x Abu Dhabi, UAEWednesday 26 July 2017

NTC delays unveiling new Libyan government

Announcement of a new transitional government has been postponed indefinitely 'to finalise consultations', says National Transitional Council number two Mahmoud Jibril at a news conference in Benghazi.

Anti-Qaddafi fighters take cover as they come under fire at the entrance of the besieged desert town of Bani Walidyesterday. Zohra Bensemra / Reuters
Anti-Qaddafi fighters take cover as they come under fire at the entrance of the besieged desert town of Bani Walidyesterday. Zohra Bensemra / Reuters

BANI WALID // The unveiling of the new Libyan government yesterday has been put off "indefinitely".

The delay was revealed yesterday by Mahmoud Jibril, the number two official in the National Transitional Council (NTC).

"The announcement of a new transitional government has been postponed indefinitely to finalise consultations," Mr Jibril said at a news conference in the eastern city of Benghazi.

Earlier, Mr Jibril had said that last-minute haggling had delayed the announcement of the new cabinet line-up.

Also yesterday, NTC forces repelled an attack by Col Muammar Qaddafi troops but faced fierce resistance from a valley separating them from the loyalist stronghold of Bani Walid, fighters said.

Explosions resounded across the area and smoke rose on the horizon as the two sides exchanged fire with rockets and anti-aircraft missiles.

Fighters said they made the push without orders from commanders on Sunday after forces loyal to the fugitive leader shelled revolutionary lines at the northern gate of the sprawling town.

"We had no command to enter the city but they are rocketing us and throwing mortars at us so we had to push through," said Sherif Tajouri, a 41-year-old member of a brigade from the nearby town of Tajoura. Nato aircraft circled the area but former rebels say there was no sign of air strikes.

At one point, fighters in a pickup truck dumped the body of a dead loyalist wearing green fatigues on to a pile of mattresses away from the front line.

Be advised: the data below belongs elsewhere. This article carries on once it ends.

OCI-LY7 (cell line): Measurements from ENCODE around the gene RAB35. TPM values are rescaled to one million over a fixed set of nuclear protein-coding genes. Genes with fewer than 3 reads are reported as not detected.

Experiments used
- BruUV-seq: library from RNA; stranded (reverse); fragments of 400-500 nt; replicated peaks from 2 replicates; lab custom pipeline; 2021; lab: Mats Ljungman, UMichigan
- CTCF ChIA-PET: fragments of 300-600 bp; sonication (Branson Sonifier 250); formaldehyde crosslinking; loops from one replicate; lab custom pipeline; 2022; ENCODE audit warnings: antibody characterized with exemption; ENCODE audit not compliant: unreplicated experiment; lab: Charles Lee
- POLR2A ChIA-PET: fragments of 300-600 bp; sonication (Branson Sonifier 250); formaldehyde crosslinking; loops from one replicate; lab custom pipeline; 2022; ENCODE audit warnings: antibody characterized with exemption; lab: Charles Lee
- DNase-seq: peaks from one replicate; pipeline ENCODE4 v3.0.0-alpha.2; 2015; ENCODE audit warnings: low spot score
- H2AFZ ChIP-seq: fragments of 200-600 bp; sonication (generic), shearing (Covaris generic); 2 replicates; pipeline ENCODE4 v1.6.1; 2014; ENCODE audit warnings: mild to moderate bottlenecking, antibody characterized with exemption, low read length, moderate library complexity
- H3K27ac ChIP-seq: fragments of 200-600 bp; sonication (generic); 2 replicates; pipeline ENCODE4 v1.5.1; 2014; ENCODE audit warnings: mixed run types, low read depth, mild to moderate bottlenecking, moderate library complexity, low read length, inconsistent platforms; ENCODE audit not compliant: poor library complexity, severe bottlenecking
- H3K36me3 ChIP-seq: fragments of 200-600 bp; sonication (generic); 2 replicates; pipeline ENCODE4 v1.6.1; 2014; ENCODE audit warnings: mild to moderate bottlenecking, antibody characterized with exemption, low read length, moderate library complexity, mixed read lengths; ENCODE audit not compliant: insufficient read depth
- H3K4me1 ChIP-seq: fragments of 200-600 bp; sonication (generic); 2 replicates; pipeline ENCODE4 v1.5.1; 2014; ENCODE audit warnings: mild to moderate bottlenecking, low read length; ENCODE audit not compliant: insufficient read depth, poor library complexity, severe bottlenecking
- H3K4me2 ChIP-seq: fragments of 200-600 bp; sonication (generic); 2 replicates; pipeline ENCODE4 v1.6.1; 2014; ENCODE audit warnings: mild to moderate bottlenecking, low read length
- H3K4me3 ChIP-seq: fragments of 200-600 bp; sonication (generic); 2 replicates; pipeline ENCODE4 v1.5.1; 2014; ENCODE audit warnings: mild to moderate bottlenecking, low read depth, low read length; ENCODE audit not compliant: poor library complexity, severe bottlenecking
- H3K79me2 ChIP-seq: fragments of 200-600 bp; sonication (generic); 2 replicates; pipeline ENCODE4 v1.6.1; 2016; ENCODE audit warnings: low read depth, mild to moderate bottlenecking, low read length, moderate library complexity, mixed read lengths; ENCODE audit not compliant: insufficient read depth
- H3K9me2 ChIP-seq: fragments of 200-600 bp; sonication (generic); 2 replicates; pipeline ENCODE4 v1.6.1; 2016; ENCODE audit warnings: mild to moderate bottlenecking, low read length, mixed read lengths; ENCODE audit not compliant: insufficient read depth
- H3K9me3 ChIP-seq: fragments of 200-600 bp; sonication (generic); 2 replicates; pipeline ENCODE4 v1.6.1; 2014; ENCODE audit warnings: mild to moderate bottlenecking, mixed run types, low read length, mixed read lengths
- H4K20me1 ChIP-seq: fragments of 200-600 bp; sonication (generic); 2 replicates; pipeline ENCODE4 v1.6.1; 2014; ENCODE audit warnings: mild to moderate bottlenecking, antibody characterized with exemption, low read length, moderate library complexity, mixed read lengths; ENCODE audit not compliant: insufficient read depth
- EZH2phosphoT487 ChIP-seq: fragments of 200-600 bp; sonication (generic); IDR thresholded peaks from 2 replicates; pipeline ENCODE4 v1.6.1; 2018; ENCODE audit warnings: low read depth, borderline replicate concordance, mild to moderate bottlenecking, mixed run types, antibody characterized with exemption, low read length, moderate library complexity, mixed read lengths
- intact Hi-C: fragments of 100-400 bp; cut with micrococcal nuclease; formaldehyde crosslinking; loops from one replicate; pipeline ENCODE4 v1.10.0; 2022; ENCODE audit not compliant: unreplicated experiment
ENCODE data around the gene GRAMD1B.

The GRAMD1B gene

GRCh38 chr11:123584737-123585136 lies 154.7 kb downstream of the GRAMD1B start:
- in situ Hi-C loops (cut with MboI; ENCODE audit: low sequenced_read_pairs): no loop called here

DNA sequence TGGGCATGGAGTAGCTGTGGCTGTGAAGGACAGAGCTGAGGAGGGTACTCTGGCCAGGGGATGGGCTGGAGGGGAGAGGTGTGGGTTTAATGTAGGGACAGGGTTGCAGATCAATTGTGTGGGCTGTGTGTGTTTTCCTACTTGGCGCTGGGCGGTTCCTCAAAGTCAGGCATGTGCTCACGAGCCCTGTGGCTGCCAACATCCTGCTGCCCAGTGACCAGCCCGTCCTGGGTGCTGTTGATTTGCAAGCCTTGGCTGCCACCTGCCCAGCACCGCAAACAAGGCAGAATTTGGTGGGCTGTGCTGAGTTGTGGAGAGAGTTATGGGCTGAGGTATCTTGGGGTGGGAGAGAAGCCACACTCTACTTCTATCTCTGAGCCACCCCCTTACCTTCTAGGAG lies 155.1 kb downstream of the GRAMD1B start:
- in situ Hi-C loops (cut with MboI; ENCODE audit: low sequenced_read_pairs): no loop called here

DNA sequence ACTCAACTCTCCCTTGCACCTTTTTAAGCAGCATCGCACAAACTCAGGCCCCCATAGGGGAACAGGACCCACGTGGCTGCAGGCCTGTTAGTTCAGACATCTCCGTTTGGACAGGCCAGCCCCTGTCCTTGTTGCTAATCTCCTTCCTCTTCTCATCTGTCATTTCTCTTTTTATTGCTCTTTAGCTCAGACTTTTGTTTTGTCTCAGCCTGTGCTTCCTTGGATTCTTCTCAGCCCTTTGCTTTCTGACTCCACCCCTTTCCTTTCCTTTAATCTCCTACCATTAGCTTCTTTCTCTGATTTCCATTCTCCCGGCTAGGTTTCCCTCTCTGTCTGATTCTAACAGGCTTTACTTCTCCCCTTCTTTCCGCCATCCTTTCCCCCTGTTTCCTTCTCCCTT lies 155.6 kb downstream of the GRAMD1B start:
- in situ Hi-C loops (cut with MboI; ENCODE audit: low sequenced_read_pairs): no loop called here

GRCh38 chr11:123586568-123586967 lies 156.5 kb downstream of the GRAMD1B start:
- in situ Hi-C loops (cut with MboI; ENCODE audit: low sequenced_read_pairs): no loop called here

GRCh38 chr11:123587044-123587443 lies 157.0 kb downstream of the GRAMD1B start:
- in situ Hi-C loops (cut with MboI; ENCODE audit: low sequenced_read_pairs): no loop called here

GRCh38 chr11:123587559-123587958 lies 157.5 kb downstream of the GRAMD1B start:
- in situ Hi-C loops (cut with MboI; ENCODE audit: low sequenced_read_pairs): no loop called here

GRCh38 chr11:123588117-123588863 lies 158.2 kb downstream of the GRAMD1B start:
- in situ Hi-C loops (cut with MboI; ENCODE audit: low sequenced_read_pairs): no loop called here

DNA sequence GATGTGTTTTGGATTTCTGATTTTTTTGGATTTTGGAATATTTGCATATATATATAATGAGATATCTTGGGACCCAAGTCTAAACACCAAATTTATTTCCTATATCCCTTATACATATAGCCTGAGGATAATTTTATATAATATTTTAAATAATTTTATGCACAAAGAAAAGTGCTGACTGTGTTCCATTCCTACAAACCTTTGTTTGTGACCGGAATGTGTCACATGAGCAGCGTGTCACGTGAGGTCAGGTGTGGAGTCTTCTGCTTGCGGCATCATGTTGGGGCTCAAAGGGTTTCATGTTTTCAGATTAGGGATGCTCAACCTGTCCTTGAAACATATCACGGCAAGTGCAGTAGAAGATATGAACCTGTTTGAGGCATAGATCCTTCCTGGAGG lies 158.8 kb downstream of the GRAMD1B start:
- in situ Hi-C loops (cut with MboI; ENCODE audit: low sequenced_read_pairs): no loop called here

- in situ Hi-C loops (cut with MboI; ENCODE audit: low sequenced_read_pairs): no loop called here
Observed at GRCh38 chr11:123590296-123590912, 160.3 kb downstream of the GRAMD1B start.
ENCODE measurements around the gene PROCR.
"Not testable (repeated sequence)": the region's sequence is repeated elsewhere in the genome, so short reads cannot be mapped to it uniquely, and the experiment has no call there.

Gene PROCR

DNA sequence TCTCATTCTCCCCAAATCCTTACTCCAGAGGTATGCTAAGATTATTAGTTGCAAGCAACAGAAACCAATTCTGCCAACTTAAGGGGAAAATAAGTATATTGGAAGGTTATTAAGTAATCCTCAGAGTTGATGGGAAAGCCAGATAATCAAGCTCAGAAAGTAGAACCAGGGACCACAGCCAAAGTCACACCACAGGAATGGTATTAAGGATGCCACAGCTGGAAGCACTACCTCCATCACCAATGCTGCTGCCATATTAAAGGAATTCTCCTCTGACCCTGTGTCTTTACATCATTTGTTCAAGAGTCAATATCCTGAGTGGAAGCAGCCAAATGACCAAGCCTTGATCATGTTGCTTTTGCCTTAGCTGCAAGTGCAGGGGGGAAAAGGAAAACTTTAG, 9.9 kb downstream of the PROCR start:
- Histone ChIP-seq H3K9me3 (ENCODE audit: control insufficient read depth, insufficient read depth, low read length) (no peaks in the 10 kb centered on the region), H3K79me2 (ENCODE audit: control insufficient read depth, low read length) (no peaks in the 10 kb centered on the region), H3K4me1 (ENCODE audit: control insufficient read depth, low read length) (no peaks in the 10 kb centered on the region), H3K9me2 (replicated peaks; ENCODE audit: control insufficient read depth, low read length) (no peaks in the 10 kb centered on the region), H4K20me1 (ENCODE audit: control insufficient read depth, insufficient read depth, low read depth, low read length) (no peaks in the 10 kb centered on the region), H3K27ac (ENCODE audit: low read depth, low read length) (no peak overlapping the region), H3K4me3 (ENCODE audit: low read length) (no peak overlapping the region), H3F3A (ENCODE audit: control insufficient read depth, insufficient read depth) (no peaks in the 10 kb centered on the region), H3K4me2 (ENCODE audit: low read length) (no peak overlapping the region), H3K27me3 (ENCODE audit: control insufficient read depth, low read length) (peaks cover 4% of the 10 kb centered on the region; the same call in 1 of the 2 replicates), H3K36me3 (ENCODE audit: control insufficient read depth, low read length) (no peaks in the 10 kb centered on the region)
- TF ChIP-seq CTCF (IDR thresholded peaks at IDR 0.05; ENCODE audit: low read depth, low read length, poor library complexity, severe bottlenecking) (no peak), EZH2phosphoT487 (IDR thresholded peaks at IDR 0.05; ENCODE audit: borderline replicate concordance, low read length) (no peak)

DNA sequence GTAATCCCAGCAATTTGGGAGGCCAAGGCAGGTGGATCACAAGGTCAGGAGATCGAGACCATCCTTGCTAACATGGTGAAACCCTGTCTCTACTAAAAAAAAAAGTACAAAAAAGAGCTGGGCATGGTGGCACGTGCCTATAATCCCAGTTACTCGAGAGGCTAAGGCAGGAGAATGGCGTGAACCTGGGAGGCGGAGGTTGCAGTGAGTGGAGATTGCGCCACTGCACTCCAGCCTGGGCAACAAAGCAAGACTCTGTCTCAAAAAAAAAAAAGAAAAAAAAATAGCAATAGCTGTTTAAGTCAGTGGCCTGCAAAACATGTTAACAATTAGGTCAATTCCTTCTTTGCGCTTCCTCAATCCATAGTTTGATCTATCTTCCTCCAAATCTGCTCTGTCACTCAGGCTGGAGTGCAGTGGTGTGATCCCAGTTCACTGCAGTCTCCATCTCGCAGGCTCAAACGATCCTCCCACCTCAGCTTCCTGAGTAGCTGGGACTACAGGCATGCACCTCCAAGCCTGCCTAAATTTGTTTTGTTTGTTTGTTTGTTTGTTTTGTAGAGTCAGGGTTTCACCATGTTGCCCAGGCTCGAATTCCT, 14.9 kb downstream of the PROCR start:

They chanted "God is great" and "here is one of the rats" and flashed a "V for victory" sign.

The two sides have clashed for days after former rebels made a push toward Bani Walid and Col Qaddafi's hometown of Sirte to try to break weeks of stalemate and crush the dug-in fighters loyal to the fugitive leader.

Families streamed out Sirte to escape the fighting.

Rebels searching vehicles found many assault rifles and pistols. Some people volunteered the weapons but others were confiscated.

While Sirte would be a major symbolic prize, Bani Walid has proven particularly difficult for revolutionary forces.

The loyalists hold the strategic high ground along the ridges overlooking the desert valley called Wadi Zeitoun, which divides the town between northern and southern sections.

The terrain has made the town a historical holdout - in the early 20th century, Italian forces occupying Libya struggled to take Bani Walid.

Qaddafi forces blasted fighters at the northern gate with mortar shells, while the NTC forces returned fire with machine guns and rocket-propelled grenades.

Meanwhile, reinforcements from Tajoura posed on a tank they said had been captured after the NTC forces swept into Tripoli on August 21.

Fathi Mselati, 31, from the Tajoura brigade, said more captured tanks were on their way to the front.

NTC forces also have faced fierce resistance in Sirte as they tried to push through crowded residential areas in the coastal city.

They claimed on Saturday to have progressed less than a mile into the city, along the main coastal motorway leading in from the west.

The forces were met by a rain of gunfire, rockets and mortars.

A field hospital set up outside Sirte at a gas station filled with wounded fighters, including some from a convoy hit by a rocket-propelled grenade.

Twenty-four anti-Qaddafi fighters were killed and 54 wounded in the day's battles, the military council from the nearby city of Misurata reported.

The two sides continued to exchange fire yesterday.

Abdul Aziz, a 35-year-old businessman, said he was fleeing with his wife and three young children after fighting broke out near his house on Saturday.

He said living conditions were extremely difficult in the city of 100,000 people.

"There hasn't been power in Sirte for a long time. Sometimes there is water, sometimes there isn't. There is food for now but no medicine," he said as NTC forces searched his car, which was loaded with clothes, onions and baby powder.

"It's very dangerous in Sirte. Yesterday they were fighting near my house," he added.

"My kids are very scared, that is why I want to get them out."

On a third front in Libya's southern desert, hundreds of NTC fighters were negotiating with villagers in the still pro-Qaddafi region to surrender peacefully. The fighters collected on a road near the Nahrouqa village on Sunday.

Col Bashir Awidat has said that they seek to secure the surrounding hinterlands before moving against Sabha, the main southern urban centre about 650 kilometres south of Tripoli.

In Tripoli, two Libyan air force pilots who aborted a Qaddafi-ordered bombing raid on a civilian protest before the leader was removed from power flew back to the capital on Sunday to a hero's welcome.

The men, who had been in Malta, were mobbed by well-wishers who chanted "God is great" on the tarmac.

The pilots looked dazed as they were rushed into waiting vehicles and driven away to an unknown location.

Their names were not released due to security concerns.

* Associated Press, with additional reporting by Agence France-Presse